Tuesday, September 26, 2006

so long trev. i'll miss your soul nation

hi everyone,

a quick update for some big news

when you count all the big soul dawgs dats out there
you'll end up with a very very short list

you'll have dj jazzy jeff
you'll have giles peterson
and of cos you will have the great trevor nelson

this week, trevor nelson does his very
last Soul Nation episode over at bbc radio1

as usual the selection is smooth buttah
donnel jones (yeah), jon b, john legend, a little bit of kelis, aaliyah,
and of cos, the so so smooth anthony hamilton
yeah baby

been following the show for 4 years now.
every single episode is quality

i'll miss the soul nation

Monday, July 10, 2006

How now Mr Brown?

Strategic opportunities for contentious journalism on the internet

Hi everyone,

The world cup final is a coupla hours away, and since I have yet to watch a single WC match this year, I figured I should watch this one since the next one is 4 years away. Since I have time to kill, I figured I should drop a few words on THE hottest topic on the inter-net; Mr Brown getting dropped by Today.

And since I am really (un)excited by the coming match, I figured I should do this by the book.

The book I will be referencing from is Cherian George's Contentious Journalism and the Internet: Towards Democratic Discourse in Malaysia and Singapore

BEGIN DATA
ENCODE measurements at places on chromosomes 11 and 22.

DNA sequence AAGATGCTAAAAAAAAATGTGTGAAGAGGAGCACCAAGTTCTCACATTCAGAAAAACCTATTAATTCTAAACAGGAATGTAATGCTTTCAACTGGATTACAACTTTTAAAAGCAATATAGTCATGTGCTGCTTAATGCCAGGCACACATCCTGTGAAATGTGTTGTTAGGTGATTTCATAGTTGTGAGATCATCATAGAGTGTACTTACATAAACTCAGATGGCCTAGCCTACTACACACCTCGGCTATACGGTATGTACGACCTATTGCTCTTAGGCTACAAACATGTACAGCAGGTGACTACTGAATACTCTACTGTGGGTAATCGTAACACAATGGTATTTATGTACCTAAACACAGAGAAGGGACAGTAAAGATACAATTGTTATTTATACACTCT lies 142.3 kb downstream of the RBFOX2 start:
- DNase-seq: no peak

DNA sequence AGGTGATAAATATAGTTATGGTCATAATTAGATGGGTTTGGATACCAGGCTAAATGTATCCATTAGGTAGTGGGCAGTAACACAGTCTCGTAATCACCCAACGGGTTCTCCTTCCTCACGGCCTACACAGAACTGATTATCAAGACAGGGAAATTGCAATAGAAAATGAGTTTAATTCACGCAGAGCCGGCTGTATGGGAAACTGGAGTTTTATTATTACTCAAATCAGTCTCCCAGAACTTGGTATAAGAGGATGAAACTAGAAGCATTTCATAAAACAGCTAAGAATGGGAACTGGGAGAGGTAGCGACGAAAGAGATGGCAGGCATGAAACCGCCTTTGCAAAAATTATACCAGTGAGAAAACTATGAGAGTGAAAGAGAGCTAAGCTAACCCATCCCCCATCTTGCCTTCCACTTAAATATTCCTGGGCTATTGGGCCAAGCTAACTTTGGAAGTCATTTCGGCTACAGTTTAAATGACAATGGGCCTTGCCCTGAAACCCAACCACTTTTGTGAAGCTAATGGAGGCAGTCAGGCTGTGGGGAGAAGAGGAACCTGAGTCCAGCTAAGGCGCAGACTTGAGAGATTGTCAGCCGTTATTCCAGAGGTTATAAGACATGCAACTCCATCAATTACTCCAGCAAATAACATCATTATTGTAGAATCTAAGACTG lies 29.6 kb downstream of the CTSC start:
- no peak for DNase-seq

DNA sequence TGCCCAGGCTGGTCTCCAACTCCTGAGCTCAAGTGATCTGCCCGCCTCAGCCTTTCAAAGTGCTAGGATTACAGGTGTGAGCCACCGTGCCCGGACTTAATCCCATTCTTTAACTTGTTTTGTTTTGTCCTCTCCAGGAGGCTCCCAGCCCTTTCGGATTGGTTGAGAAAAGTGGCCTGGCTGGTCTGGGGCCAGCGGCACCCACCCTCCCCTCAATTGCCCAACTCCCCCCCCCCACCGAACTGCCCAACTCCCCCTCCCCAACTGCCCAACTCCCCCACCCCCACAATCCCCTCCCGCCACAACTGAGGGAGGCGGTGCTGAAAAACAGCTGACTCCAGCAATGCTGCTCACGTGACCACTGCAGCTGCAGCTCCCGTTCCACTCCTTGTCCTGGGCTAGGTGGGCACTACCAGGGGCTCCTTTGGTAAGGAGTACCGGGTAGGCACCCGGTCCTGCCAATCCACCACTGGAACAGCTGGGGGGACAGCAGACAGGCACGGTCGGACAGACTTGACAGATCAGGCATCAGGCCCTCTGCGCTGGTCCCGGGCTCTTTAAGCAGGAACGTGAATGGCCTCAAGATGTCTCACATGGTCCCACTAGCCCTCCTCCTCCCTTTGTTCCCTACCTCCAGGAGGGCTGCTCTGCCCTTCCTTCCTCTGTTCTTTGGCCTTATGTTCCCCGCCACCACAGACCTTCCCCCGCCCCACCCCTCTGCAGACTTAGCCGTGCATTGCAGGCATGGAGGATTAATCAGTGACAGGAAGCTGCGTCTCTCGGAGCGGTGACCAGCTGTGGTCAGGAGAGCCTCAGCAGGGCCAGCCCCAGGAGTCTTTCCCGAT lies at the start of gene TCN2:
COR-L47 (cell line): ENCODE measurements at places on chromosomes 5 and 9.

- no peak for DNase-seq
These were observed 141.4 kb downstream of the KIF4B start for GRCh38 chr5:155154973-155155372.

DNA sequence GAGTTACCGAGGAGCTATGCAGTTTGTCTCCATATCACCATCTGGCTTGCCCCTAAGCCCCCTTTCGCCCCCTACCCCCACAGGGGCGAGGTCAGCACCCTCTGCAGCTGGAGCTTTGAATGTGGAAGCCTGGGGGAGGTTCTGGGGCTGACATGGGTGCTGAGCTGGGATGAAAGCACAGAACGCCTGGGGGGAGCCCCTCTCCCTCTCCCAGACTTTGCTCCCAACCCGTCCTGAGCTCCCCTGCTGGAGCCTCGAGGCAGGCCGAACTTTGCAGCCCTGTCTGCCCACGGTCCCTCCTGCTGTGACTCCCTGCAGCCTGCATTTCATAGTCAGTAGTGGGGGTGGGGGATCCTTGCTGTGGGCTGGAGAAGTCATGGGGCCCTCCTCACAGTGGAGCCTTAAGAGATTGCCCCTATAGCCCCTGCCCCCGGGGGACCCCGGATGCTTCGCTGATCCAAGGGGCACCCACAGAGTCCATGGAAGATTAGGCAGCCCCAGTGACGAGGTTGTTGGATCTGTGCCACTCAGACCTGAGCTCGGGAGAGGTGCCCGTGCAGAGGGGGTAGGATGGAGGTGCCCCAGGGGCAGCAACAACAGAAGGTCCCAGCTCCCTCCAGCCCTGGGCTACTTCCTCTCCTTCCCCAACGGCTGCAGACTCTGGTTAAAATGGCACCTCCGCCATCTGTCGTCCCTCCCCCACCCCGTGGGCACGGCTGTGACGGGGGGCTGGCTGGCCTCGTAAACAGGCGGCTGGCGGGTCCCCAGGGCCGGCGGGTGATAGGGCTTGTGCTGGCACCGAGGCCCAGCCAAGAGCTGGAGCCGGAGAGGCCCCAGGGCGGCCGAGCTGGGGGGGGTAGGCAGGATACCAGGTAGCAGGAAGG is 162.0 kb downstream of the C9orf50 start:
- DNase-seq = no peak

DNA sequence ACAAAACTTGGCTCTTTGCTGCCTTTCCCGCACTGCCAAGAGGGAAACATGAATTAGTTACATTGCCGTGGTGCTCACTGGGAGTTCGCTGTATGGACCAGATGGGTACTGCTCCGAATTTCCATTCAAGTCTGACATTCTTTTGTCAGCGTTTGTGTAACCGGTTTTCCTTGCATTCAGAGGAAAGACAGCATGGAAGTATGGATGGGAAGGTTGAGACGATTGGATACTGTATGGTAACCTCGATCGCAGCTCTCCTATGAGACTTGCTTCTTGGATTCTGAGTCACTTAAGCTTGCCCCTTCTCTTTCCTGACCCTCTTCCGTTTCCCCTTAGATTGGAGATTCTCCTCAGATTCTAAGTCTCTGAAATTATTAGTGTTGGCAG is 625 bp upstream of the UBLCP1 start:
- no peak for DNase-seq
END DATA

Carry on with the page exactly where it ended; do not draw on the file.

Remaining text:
In both Malaysia and Singapore, the behind the scenes strings that tie the press to the government mean that the latter does not need to micromanage journalists by, for example, requiring articles to be submitted for vetting. The political leadership can instead count on editors to act in the interests of the nation, the state, the government, and the party (all of which in the politics of the two countries tend to get conflated). Editors do not always get it right, which is why the newspapers occasionally get in trouble with the government. Hegemonic control, after all, is not failsafe. The price of giving the dominated some choice in their domination is the risk that a few of these democratic decisions go astray. By and large, however, the mainstream press is ideologically aligned with the state, readily embracing their nation-building role, and recognizing the government of the day as the legitimate interpreter and trustee of the national interest. pg 49

The popularity of Mr Brown's writing lies in his uninhibited celebration of the yuppy lifestyle. He loves writing about the latest tech toys, playing computer games, checking out the newest dining spots, family life (concentrating on his children), and occasionally griping cynically about life in Singapore. In his latest article published in his Today Friday column, Mr Brown went on about the rising cost of living, ticking off a list of what he believes is wrong in today's society. It can be argued that by writing on something that is beyond his field of expertise, Mr Brown is approaching the realm of contentious journalism. Cherian offers this definition of contentious journalism.